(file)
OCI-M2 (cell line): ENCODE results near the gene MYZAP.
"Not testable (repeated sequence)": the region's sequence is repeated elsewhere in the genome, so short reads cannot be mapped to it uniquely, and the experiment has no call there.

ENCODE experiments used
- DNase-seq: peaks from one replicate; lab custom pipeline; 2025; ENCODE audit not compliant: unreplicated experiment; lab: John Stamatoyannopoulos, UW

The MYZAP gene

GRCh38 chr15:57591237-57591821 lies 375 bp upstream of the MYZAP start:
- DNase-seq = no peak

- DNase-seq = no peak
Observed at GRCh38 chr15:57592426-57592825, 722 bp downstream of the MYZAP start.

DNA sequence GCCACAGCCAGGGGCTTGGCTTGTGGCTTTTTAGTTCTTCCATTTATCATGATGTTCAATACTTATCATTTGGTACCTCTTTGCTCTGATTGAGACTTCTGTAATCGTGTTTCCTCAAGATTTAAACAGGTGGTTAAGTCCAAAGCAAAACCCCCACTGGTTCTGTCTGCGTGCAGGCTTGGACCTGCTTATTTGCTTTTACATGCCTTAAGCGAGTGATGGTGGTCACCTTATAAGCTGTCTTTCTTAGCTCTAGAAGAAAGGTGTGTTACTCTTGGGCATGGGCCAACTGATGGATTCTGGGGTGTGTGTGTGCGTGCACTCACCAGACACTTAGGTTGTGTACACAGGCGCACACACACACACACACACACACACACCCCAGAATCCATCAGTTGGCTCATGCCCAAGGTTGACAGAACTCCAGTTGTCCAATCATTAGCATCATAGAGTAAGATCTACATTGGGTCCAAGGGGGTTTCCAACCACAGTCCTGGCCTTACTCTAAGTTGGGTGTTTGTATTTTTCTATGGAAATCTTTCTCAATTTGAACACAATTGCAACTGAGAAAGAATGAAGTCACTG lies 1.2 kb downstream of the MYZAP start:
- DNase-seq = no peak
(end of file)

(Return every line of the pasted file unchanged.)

OCI-M2 (cell line): ENCODE results near the gene MYZAP.
"Not testable (repeated sequence)": the region's sequence is repeated elsewhere in the genome, so short reads cannot be mapped to it uniquely, and the experiment has no call there.

ENCODE experiments used
- DNase-seq: peaks from one replicate; lab custom pipeline; 2025; ENCODE audit not compliant: unreplicated experiment; lab: John Stamatoyannopoulos, UW

The MYZAP gene

GRCh38 chr15:57591237-57591821 lies 375 bp upstream of the MYZAP start:
- DNase-seq = no peak

- DNase-seq = no peak
Observed at GRCh38 chr15:57592426-57592825, 722 bp downstream of the MYZAP start.

DNA sequence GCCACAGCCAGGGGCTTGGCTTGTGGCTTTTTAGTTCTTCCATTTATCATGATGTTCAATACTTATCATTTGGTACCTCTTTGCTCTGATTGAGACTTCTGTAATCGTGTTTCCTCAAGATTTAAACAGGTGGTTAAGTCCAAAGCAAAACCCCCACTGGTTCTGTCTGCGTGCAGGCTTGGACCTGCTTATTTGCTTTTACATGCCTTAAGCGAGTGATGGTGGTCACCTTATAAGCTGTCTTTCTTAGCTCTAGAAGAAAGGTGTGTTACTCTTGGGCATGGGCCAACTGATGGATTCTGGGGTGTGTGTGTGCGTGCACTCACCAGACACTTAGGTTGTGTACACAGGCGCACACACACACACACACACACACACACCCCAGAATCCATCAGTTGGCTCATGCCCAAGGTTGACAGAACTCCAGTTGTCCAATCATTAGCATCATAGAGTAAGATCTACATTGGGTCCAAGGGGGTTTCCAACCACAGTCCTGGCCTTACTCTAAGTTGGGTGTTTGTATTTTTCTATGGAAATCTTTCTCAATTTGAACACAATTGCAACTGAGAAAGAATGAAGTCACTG lies 1.2 kb downstream of the MYZAP start:
- DNase-seq = no peak